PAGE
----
The 2011-2012 newsletter features profiles of Chad Diehl, Terasaki Postdoctoral Fellow, new faculty and visiting scholars.
As director of the Terasaki Center and as a native of Sendai, I feel tremendous gratitude for your support following Japan’s March 11 earthquake, tsunami and the subsequent disaster that followed. This year has been filled with unprecedented challenges for Japan, and I am thankful for the outpouring of compassion and concern that we continue to receive at the Center.
In addition to our involvement with the recovery and reconstruction efforts in Japan, the Center had an extremely busy summer. We worked with the Little Tokyo Committee to launch the first-ever Little Tokyo Design Week (LTDW), a four-day celebration of leading-edge design and technology trends emerging from Japan and Los Angeles. LTDW drew more than 25,000 visitors. We were ecstatic about the turnout, and look forward to a second run in the summer of 2013.
As this academic year begins, the Terasaki Center has reached a great milestone — its 20th anniversary! Perspectives inside and outside of Japan have shifted notably following the disaster—and remarkably over the past two decades —leading to the emergence of “New Visions of Japan,” our theme for the anniversary. We will focus specifically on culture, disaster recovery, economics/technology and US-Japan relations. The Center is honored to welcome Senator Inouye on June 1, 2012, as part of a global forum for the discussion of key issues relating to contemporary Japan. It is our intention to host similar forums on an annual basis.
Our colloquium series kicks off Oct. 17 with the presentation “Resurrecting Nagasaki: Memories of Destruction, Visions of Reconstruction, 1945-59” by Chad Diehl, our post-doctoral fellow in history from Columbia University. In November, Diehl will host a screening of the documentary “Twice Bombed: The Legacy of Yamaguchi Tsutomu”, the now-famous double-atomic bombing survivor. In addition, the annual Graduate Student Symposium “Utopias and the Japanese Imagery” is scheduled for Oct. 22 at the Charles E. Young Research Library.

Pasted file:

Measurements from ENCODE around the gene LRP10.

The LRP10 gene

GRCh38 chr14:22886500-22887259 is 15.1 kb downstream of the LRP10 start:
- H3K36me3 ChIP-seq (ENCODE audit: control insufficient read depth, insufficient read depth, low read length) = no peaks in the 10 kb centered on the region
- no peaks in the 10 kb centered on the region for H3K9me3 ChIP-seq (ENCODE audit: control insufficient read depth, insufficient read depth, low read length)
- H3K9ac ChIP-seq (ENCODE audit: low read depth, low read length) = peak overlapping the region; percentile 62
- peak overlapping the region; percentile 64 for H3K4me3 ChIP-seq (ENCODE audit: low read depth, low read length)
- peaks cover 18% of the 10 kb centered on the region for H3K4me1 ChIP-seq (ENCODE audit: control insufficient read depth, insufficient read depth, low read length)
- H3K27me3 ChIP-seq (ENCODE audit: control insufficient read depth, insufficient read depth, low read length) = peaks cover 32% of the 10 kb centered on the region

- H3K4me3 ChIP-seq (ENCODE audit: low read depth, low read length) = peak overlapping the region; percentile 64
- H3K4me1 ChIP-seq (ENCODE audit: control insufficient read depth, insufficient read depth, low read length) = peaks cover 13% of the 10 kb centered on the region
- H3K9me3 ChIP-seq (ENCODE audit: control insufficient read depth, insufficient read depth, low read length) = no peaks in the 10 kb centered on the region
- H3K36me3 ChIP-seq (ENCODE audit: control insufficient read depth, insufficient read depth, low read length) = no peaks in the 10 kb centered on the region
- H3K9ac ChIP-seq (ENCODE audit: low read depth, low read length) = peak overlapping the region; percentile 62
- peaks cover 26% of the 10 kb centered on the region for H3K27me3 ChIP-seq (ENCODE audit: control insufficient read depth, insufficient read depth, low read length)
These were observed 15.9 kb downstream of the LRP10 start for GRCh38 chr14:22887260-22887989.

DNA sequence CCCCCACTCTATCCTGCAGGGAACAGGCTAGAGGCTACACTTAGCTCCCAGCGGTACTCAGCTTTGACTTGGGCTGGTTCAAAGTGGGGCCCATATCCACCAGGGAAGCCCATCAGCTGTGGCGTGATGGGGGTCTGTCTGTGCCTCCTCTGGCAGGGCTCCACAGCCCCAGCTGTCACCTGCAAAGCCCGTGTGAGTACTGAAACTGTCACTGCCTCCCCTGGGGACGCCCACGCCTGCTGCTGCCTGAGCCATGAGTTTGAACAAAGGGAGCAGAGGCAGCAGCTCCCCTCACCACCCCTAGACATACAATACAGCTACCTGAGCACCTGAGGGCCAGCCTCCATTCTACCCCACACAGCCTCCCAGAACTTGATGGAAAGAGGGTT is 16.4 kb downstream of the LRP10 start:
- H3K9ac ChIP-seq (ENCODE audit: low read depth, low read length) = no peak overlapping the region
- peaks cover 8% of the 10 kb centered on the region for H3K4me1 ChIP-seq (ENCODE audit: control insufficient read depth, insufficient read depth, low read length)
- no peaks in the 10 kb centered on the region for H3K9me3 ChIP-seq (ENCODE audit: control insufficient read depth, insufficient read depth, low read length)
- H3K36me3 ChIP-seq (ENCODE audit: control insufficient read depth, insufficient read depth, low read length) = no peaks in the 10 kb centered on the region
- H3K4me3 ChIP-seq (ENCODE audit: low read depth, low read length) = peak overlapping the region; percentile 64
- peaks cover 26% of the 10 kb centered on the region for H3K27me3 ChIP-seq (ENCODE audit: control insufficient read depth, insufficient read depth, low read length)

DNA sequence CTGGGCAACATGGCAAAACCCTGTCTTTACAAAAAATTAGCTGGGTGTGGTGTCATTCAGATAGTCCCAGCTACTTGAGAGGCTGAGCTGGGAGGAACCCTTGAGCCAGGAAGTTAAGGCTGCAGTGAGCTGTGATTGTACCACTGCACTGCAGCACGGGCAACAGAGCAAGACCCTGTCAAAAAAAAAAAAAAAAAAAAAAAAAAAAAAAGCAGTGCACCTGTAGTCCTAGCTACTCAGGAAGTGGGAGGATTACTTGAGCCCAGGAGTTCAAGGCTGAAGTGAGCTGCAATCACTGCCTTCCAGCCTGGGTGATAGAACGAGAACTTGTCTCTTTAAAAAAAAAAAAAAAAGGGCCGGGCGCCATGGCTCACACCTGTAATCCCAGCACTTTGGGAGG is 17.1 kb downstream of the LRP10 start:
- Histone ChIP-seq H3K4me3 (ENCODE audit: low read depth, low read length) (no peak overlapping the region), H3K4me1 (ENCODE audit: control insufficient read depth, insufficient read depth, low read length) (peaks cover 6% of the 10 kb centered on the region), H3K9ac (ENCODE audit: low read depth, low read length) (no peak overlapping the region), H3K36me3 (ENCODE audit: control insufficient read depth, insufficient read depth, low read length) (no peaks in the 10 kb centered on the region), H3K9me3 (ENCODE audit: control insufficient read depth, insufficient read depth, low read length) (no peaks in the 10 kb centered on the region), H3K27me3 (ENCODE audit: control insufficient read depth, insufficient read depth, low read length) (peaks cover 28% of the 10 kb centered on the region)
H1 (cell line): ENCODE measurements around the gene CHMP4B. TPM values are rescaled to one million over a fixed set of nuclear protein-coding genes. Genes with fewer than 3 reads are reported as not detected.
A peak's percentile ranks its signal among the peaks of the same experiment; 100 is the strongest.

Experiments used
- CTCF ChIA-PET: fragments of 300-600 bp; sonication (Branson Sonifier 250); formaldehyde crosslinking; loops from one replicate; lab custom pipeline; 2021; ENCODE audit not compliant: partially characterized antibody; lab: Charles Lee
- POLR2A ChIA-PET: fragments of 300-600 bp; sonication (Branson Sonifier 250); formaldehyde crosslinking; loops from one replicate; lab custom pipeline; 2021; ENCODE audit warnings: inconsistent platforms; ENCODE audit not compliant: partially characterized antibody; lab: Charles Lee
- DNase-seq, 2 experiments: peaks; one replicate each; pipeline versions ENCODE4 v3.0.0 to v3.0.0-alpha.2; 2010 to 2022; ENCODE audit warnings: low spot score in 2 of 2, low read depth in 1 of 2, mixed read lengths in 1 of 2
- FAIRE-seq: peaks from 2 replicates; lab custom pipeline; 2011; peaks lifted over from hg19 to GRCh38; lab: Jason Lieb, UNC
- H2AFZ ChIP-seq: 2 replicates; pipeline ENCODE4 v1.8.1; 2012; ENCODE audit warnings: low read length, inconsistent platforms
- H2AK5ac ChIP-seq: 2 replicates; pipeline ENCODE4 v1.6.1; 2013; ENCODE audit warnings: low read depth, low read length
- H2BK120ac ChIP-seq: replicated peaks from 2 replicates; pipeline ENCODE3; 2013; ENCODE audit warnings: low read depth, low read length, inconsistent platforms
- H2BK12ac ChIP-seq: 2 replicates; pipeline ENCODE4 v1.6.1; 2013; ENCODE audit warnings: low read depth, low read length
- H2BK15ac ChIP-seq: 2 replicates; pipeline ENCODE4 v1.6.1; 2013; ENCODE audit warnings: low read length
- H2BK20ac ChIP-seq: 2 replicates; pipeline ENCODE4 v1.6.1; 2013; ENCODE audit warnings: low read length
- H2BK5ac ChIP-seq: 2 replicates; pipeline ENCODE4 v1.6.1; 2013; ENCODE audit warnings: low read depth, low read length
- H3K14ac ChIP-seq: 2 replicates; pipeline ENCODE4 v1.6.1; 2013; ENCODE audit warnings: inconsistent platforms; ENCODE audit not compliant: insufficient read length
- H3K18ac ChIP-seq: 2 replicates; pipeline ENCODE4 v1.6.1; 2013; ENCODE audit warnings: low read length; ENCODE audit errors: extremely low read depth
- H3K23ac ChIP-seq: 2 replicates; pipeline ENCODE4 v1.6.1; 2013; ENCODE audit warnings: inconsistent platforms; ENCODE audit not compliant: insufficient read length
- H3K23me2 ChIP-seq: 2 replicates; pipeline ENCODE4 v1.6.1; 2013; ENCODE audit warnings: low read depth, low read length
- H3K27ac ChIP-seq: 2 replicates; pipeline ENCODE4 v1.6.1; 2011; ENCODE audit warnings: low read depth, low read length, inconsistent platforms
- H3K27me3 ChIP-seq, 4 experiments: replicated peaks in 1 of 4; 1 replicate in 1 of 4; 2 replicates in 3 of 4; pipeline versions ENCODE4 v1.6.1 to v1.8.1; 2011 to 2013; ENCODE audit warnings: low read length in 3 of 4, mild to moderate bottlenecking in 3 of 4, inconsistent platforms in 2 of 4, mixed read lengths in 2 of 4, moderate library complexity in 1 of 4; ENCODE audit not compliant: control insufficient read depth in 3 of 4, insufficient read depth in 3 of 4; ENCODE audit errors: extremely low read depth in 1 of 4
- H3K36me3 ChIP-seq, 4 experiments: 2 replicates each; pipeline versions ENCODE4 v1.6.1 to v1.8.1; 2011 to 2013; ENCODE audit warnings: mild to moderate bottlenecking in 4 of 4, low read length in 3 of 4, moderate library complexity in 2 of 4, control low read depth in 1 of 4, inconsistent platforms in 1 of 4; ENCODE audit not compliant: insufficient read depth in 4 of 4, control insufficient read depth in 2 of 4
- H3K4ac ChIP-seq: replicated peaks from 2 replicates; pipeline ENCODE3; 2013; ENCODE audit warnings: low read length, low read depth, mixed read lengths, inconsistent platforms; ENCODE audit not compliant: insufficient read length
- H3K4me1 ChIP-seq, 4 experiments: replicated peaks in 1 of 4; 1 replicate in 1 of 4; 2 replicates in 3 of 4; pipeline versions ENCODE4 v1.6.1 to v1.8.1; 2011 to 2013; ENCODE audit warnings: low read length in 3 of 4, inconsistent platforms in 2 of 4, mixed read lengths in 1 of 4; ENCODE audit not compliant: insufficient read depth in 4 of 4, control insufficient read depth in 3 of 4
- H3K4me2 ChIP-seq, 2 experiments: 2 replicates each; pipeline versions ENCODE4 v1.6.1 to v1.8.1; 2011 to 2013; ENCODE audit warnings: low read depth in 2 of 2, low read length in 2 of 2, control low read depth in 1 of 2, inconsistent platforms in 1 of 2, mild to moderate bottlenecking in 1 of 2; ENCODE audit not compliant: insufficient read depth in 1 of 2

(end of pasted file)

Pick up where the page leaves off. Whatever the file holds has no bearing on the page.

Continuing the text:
We have planned a Shinnenkai New Year’s celebration on Jan. 20, and will reveal a new logo and look for the Center as we work to rebrand our organization and reach out to other Japanese centers around the world.
In spring 2012, the exhibit “Moving Forward: Life after the Great East Japan Earthquake” will open at UCLA with a symposium scheduled for March 10 – during the weekend marking the 1st anniversary of the disaster. To honor the resilience of the communities affected by the quake and tsunami, the Center has partnered with the Kahoku Shimpo newspaper to sponsor this traveling exhibit of its photographs. The exhibit chronicles the ongoing recovery efforts in Eastern Japan. It will run at the UCLA Fowler Museum from March 7 to April 15, 2012, with additional stops planned for the East Coast, including the Embassy of Japan in D.C., and at the University of Chicago from Nov. 1, 2011 to summer 2012. The Japan Foundation and the Japan Business Association (JBA) have been instrumental in providing funding for this exhibit. We are grateful for their support.
The Center is hosting several visiting scholars during this academic year. Hiroshi Onishi is visiting from Ferris University in Yokohama, Japan. Professor Anne McKnight joins us from USC, and will teach several courses in the department of Asian Languages & Cultures. We also welcome two Prange Travel Grant recipients this fall: Candice Wilson, a PhD candidate from the University of Pittsburgh, and Professor Michael Baskett (a UCLA alumnus), from the University of Kansas. They will conduct research on the Gordon R. Prange collection at the Charles E. Young Research Library, the premier archive for Japanese print media during the Allied Occupation for the years1945 to1949. Both recipients will deliver presentations on their findings.
This has been a year of transition for the Center. Sadly, we said goodbye to Professor Michael Marra in February after a long illness. Professor Marra was a prolific scholar and valued member of the Center's faculty. He will be greatly missed. We will celebrate his life and legacy with a symposium on Nov. 18 titled “A Path through the Fields.”
In addition to my appointment as director, and the appointment of Seiji Lippit as associate director in fall 2010, the Center has made other staffing changes. Mariko Bird retired as assistant director of the Center in June. We will be forever grateful for her dedicated service over the years! Noël Shimizu has stepped in to fill the role of assistant director, joining us from NHK Japan Broadcasting Corporation via the UCLA School of Law. We are equally pleased to have Cindy Suzuki as the new special events coordinator, with Lorena Olvera continuing to serve in her vital role as program assistant.
We hope you will be able to join all of us in celebrating the 20th anniversary of the Terasaki Center!
Director, Paul I. and Hisako Terasaki Center for Japanese Studies, UCLA
Published: Tuesday, October 18, 2011
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